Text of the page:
Anxiety is the normal emotional response to a threatening situation. It has motor accompaniments in flight and freezing, that avoid or minimise the threat, and sympathetic autonomic system activity. Anxiety states are defined as the presence of anxiety in a situation or to a degree where it becomes maladaptive. Simple states are agoraphobia, a fear of crowds, claustrophobia, fear of enclosed spaces eg lifts, and stage fright. Very common are fears of spiders and snakes or small rodents, which can be interpreted as useful on an evolutionary timescale but can become disabling in degree. Such fear reactions can be learned and unlearned according to Pavlovian and operant principles which have been applied with considerable success in standardised treatment regimes. There is a substantial body of work on animal models, and the general principles apply across mammalian species.
Although anxiety is commonly a feature of psychotic illness (manic-depressive or schizophrenic) anxiety states do not generally include psychotic symptoms. There is some overlap with obsessive compulsive illness. Anxiety states may sometimes have an abrupt onset in life-threatening situations, the traumatic stress disorders. These too have counterparts in the experimental animal literature.
Anxiety is characterized by the physiological components of activation of the sympathetic autonomic system, and behavioral inclination to flight ie avoidance. Thus an increase in heart rate, blood pressure, sweat secretion, together with activation of skeletal and inhibition of gastro-intestinal activity and secretion. These are the normal and adaptive responses to threat.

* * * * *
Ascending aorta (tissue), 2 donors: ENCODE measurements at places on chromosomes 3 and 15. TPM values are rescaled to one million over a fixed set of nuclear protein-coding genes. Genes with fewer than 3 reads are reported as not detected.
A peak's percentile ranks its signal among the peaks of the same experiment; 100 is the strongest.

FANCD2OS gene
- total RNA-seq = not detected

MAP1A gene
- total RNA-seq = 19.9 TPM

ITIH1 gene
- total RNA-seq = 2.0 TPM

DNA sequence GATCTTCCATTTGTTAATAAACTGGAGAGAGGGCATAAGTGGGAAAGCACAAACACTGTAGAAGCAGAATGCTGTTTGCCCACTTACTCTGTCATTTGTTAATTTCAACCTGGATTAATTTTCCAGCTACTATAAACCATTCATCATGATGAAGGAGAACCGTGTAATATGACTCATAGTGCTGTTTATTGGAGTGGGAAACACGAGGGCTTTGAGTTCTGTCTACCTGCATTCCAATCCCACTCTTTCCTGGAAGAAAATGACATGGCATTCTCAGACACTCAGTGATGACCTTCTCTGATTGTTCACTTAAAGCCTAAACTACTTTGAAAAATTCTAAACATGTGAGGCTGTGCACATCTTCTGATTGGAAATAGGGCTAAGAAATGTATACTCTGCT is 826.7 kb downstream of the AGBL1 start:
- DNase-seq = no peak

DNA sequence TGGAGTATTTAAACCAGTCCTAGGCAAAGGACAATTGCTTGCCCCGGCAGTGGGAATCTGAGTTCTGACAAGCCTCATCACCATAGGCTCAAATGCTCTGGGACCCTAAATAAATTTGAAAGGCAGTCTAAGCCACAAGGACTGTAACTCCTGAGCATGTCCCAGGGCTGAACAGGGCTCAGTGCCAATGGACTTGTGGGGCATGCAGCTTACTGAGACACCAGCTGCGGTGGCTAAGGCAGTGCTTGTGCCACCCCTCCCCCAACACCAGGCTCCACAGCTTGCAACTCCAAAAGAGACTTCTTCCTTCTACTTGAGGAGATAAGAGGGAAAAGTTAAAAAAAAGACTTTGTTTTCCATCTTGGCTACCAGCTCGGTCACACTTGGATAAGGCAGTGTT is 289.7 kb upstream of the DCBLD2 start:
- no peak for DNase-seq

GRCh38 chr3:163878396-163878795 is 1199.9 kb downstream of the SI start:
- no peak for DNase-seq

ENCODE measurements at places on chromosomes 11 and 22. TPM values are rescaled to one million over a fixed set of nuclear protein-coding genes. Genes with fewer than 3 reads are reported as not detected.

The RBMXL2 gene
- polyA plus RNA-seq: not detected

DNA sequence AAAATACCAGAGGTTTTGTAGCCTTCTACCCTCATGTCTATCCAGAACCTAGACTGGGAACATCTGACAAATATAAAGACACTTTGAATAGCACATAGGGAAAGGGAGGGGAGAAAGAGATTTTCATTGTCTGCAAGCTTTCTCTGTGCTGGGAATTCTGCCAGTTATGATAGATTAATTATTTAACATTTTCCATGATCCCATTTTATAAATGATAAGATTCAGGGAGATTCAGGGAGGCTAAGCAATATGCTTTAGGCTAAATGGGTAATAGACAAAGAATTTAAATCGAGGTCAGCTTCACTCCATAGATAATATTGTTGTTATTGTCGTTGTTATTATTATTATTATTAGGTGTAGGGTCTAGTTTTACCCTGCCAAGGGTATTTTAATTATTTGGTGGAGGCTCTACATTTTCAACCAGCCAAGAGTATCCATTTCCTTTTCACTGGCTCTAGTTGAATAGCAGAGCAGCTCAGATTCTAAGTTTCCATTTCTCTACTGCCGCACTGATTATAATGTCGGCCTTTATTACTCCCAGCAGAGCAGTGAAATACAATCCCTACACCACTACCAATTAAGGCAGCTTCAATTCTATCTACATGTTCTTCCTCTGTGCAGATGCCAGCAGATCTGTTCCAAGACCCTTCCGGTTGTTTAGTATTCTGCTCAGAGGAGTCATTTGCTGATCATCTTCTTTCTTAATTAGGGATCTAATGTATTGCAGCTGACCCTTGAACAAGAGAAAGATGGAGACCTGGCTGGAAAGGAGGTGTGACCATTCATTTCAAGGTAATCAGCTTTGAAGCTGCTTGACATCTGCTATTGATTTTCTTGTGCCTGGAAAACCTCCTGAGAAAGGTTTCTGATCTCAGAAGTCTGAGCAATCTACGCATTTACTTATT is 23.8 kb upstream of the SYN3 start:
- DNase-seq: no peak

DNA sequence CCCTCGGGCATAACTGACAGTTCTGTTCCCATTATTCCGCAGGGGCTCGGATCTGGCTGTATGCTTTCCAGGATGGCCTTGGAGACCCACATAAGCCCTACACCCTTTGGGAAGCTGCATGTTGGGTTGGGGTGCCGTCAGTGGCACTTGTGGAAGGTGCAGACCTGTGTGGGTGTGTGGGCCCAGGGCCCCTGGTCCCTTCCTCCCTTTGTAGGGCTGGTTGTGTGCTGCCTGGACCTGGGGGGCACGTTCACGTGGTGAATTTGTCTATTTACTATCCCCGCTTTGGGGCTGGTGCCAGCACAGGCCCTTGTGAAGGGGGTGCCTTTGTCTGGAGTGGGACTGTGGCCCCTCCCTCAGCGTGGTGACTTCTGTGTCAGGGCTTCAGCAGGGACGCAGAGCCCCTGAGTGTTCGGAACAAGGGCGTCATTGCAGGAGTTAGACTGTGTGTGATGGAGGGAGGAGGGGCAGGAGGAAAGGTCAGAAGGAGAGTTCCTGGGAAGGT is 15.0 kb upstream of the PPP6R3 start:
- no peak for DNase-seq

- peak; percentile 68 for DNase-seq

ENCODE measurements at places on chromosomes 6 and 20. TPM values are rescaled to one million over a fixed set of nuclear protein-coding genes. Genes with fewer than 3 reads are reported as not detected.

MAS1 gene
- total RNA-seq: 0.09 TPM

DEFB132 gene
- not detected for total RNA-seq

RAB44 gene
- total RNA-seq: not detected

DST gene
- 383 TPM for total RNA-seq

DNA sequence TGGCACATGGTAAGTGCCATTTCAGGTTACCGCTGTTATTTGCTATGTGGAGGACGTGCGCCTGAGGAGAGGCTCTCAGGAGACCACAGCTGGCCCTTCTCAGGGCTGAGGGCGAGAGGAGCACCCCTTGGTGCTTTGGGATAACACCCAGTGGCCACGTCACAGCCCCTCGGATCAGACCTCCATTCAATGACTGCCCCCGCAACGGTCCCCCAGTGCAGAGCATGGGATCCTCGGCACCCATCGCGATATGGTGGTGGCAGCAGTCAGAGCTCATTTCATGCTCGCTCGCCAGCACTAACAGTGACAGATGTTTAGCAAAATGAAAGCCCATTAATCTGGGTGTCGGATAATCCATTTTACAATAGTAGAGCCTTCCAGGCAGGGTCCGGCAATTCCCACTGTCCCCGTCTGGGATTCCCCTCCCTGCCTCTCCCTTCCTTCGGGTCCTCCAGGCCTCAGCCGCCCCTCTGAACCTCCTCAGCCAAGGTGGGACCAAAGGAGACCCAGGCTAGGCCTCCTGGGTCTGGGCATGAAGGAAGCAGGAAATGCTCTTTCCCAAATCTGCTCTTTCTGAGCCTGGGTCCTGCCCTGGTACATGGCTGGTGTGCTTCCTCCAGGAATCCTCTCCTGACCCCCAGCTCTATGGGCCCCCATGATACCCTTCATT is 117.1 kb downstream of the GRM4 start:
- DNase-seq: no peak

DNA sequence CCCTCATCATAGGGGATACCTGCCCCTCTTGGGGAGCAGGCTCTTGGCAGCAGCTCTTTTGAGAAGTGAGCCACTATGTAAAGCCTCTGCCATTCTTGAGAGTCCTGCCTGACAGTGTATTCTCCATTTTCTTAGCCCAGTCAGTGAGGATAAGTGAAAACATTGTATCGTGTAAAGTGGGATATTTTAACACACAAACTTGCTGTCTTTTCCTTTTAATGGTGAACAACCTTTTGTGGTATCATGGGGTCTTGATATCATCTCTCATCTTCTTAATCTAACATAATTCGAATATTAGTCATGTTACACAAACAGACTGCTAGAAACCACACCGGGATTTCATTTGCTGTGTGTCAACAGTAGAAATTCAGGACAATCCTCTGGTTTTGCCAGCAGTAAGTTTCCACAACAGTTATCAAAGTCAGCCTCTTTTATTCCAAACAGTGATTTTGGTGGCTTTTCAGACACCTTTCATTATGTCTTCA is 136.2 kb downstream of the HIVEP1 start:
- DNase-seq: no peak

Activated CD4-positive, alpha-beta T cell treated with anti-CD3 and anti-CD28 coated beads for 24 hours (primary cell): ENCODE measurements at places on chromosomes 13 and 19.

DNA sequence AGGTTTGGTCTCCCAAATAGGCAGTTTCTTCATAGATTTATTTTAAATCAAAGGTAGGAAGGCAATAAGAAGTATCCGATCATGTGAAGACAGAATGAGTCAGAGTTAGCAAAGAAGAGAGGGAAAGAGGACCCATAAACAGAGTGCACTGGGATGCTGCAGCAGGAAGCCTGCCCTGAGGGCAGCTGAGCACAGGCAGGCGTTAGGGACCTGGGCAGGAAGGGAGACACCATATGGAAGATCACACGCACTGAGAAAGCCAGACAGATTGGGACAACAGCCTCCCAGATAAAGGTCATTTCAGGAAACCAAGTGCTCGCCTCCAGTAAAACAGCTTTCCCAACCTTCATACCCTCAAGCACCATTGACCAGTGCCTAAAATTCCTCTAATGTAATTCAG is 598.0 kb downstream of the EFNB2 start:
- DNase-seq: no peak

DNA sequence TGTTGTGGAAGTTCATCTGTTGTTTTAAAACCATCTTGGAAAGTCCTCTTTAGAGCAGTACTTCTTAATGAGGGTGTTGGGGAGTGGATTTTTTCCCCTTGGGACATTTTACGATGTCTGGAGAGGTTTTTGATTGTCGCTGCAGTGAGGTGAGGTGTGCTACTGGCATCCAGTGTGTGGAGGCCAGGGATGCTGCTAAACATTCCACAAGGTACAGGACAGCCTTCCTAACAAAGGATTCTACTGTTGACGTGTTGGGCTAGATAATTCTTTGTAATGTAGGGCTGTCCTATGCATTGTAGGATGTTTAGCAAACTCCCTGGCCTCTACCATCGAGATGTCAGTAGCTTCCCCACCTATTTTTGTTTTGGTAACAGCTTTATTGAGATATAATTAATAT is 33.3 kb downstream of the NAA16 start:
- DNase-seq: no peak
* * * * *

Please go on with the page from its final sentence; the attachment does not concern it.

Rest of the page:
Anxiety states represent the maladaptive expression of this response constellation. Thus fear reactions to snakes, spiders, heights and the dark can be understood as evolutionary adaptations, perhaps genetically based. Expression of such responses in situations in which they interfere with the individual's rational sequence of behavior is classified as a phobia. More abstract fears, for example of small rooms, going in lifts, of open spaces or crowds, are less easily understood as products of evolution, but can also be considered as conditioned to specific stimuli according to Pavlovian principles. In so far as specific stimuli or situations can be identified behavioral treatments based on such principles enjoy significant success.
Phobias and other specific anxiety states are easily understood as anomalies of physiological mechanisms that cross species boundaries. More difficult to comprehend in this way are generalized anxiety states, where the level of vigilance to threat is raised apparently indiscriminately. The recent literature indicates that such states often coincide with features of depression.
Of all psychiatric syndromes anxiety states are easiest to relate to primate and mammalian models. The literature on the conditioning of fear and avoidance constitutes a substantial fraction of experimental psychology. Questions remain as to whether anxiety states, particularly of a generlized type, occur spontaneously in non-human populations, and whether the dimensions of anxiety proneness, and its heritability are the same in humans and other animals. Does the introduction of language entail a new principle of inter-individual variation with respect to the conditioning of fear responses?
Anxiety states are present in all human populations, at probably similar prevalences.
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